A New Era for Civil Rights?
After only his first month in the Obama administration, newly-appointed Secretary of Agriculture Tom Vilsack delivered some unexpected words before a group from the Federation of Southern Cooperatives (FSC) and the Land Assistance Fund:
“Some folks refer to USDA as the last plantation, and it has a pretty poor history of taking care of people of color.”
While some groups have criticized the statement as pandering, his admission was shocking to hear coming from the head of the USDA, particularly when backed up by what appears to be an earnest engagement in redressing past discrimination. As Ralph Paige, the Executive Director of the FSC wrote in AgWeek, “Throughout USDA’s long history from 1862 to 2009, we never have seen an agriculture secretary prioritize civil rights like this.” Even though federal government can often seem as slow as molasses when confronting these sorts of social issues, Secretary Vilsack has made civil rights one of the top priorities of his short time in office. At the end of April, Vilsack issued a memorandum detailing the new focus on civil rights for all USDA offices, and his recently-confirmed Assistant Secretary for Civil Rights Dr. Joe Leonard, Jr. has been widely praised as a good choice for the reinvigorated position.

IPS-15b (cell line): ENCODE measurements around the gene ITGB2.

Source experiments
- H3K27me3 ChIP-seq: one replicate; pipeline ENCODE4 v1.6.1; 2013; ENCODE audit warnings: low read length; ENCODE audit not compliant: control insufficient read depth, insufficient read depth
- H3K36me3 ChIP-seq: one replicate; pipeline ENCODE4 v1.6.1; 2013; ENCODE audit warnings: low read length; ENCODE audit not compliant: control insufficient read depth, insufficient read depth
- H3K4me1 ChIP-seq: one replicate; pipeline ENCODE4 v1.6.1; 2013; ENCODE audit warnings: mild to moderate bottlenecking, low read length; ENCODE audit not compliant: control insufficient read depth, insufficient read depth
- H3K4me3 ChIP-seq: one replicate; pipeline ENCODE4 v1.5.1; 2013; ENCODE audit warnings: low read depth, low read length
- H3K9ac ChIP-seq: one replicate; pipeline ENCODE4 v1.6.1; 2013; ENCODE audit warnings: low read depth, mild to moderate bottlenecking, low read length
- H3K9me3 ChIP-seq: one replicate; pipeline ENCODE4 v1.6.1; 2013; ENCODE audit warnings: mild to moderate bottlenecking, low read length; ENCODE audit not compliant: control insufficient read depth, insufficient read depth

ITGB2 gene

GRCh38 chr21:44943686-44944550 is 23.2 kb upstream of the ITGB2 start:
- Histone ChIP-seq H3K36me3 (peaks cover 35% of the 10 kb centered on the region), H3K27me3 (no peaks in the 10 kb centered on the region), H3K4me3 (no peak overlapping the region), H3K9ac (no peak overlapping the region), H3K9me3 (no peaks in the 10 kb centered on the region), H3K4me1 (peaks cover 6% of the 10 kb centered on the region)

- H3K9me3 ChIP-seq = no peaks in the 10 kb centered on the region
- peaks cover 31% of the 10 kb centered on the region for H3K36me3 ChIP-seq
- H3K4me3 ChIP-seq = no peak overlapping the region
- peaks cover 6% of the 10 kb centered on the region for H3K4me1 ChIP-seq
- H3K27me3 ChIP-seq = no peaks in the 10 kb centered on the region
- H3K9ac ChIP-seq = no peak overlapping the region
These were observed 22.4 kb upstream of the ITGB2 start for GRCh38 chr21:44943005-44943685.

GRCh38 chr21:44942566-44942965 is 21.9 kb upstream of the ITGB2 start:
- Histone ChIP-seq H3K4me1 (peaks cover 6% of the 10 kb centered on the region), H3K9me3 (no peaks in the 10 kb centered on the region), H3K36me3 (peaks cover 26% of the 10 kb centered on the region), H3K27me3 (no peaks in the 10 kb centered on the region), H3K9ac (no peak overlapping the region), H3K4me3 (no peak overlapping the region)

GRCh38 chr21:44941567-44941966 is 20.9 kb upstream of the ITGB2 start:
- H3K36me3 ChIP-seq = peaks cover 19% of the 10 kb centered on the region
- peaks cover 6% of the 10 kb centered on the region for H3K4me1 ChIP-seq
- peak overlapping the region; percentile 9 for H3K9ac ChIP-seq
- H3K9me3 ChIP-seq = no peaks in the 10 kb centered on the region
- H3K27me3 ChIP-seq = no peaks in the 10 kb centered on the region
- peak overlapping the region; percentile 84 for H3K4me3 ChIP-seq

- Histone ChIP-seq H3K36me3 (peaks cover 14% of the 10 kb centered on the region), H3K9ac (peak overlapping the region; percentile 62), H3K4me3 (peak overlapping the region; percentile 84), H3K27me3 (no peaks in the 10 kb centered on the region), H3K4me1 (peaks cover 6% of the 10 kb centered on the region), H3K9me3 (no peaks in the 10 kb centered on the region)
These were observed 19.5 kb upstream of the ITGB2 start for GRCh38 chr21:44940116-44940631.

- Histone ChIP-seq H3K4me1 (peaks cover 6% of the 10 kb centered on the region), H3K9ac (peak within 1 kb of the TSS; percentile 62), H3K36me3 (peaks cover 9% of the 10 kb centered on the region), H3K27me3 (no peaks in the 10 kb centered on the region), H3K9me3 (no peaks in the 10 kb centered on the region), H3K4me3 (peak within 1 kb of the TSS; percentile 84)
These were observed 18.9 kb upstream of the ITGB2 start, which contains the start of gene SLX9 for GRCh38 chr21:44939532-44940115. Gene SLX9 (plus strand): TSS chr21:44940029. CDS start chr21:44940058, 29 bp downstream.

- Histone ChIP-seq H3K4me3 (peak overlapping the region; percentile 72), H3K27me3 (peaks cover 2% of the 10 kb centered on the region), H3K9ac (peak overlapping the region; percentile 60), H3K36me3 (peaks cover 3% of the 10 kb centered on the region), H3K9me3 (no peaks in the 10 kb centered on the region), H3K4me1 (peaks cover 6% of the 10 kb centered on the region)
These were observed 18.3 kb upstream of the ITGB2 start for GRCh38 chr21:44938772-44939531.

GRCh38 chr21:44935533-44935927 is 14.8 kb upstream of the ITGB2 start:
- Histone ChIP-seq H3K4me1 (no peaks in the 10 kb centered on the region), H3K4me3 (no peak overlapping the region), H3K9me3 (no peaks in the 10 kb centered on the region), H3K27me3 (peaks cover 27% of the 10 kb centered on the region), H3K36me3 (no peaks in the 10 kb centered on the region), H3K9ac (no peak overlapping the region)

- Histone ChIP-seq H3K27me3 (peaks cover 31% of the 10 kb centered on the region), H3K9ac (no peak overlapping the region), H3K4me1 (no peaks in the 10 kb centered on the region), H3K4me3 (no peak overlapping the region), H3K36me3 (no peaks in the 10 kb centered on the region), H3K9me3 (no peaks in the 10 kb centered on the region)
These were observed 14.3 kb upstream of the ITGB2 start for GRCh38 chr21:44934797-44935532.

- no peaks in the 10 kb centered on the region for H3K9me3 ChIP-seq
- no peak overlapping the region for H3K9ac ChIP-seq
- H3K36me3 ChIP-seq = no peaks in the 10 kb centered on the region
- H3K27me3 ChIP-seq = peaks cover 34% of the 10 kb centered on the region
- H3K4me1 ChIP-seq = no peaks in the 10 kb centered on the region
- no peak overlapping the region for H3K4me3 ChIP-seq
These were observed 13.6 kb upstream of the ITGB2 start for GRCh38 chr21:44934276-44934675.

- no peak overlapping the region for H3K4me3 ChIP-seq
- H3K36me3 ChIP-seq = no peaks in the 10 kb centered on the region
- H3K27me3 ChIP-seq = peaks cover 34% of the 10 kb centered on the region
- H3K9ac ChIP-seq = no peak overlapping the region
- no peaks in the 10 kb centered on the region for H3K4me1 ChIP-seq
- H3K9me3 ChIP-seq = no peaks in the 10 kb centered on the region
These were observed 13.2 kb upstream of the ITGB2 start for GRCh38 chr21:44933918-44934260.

While the scope of the USDA’s past discrimination is broad, the keystone issue from this century-plus of exclusionary practices is the settlement of the “Pigford Claims.” In 1999, the National Black Farmers Association helped to secure a monetary award in Pigford vs. Glickman for black farmers who suffered from racially-biased USDA lending practices. However, as Presidential food and policy blog Obama Foodorama notes, numerous farmers were left out of the original class action suit; at an April 28 protest, the NBFA unrolled a list of the 80,000 farmers who missed the original filing date and still deserve remuneration.
For the last 10 years, the NBFA has fought the USDA to re-open the Pigford claims for these remaining farmers, but has been stymied in all of their attempts. The 2008 Farm Bill seemed to offer the first hope for compensation, thanks to a group of senators (including then-Senator Obama) who championed a $100 million payment to some of the outstanding Pigford claims. Over the last week, Senators Chuck Grassley, R-Iowa, and Kay Hagan, D-N.C., have proposed a bill that would increase the Farm Bill’s allocations, and, as reported by Obama Foodorama, the President’s latest budget proposal allocated $1.25 billion for black farmers. These actions are a long time coming for the many small farmers who have waited generations for justice. It’s not, however, the end of the story for the USDA, who still has pending suits concerning discrimination against women and other minority farmers. It will be interesting to see how Secretary Vilsack’s USDA puts its ideals into practice and whether they continue to address civil rights in a meaningful way.
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